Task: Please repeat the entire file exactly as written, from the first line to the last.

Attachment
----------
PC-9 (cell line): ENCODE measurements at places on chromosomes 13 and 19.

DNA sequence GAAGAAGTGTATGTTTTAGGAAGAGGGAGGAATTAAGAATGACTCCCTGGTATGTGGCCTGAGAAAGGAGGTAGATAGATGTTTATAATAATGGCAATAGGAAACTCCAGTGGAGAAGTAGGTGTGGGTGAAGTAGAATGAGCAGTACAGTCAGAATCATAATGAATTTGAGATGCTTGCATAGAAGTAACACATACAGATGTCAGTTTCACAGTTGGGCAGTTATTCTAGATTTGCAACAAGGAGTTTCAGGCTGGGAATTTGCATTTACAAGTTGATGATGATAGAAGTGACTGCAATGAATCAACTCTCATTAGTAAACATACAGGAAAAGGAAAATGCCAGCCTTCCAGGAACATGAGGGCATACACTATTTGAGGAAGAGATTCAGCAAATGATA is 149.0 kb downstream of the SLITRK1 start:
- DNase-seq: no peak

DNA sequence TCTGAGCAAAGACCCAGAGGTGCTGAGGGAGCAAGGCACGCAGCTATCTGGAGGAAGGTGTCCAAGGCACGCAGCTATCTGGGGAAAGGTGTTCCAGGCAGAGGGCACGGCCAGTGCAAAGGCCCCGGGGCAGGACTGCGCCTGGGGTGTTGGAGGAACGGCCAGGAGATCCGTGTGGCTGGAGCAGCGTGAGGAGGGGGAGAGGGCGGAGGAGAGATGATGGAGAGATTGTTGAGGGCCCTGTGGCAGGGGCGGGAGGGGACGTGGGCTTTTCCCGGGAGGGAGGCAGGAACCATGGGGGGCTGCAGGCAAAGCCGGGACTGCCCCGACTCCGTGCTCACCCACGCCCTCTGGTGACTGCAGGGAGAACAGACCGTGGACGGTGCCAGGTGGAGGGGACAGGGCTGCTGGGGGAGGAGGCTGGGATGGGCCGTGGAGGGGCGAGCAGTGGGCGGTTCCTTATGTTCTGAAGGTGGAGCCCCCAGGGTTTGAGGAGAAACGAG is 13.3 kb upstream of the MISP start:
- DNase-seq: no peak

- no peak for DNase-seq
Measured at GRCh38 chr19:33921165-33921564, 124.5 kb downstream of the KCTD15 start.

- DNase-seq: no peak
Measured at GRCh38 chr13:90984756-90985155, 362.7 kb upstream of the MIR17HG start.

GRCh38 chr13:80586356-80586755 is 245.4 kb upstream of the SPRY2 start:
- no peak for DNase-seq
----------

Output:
PC-9 (cell line): ENCODE measurements at places on chromosomes 13 and 19.

DNA sequence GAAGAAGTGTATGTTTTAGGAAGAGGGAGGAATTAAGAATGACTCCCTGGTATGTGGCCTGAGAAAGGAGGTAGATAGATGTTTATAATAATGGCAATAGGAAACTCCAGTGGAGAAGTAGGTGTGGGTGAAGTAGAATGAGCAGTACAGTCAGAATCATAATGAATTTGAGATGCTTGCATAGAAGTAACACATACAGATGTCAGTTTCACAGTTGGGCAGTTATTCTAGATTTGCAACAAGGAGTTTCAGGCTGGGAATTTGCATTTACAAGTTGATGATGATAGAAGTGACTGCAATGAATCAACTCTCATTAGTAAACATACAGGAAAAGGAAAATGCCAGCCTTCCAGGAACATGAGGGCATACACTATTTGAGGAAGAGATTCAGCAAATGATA is 149.0 kb downstream of the SLITRK1 start:
- DNase-seq: no peak

DNA sequence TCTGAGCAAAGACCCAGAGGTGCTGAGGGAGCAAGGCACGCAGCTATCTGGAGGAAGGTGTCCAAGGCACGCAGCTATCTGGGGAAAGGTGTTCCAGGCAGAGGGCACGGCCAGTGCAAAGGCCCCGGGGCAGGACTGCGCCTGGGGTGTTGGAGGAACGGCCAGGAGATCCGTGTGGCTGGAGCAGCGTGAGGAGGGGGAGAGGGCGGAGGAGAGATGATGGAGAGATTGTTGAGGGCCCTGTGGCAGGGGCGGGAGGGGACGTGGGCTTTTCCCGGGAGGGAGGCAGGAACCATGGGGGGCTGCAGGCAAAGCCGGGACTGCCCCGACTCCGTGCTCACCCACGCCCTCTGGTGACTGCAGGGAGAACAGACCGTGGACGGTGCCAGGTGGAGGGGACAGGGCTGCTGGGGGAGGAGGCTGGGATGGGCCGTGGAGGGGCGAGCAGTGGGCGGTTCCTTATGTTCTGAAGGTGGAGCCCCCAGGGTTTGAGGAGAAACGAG is 13.3 kb upstream of the MISP start:
- DNase-seq: no peak

- no peak for DNase-seq
Measured at GRCh38 chr19:33921165-33921564, 124.5 kb downstream of the KCTD15 start.

- DNase-seq: no peak
Measured at GRCh38 chr13:90984756-90985155, 362.7 kb upstream of the MIR17HG start.

GRCh38 chr13:80586356-80586755 is 245.4 kb upstream of the SPRY2 start:
- no peak for DNase-seq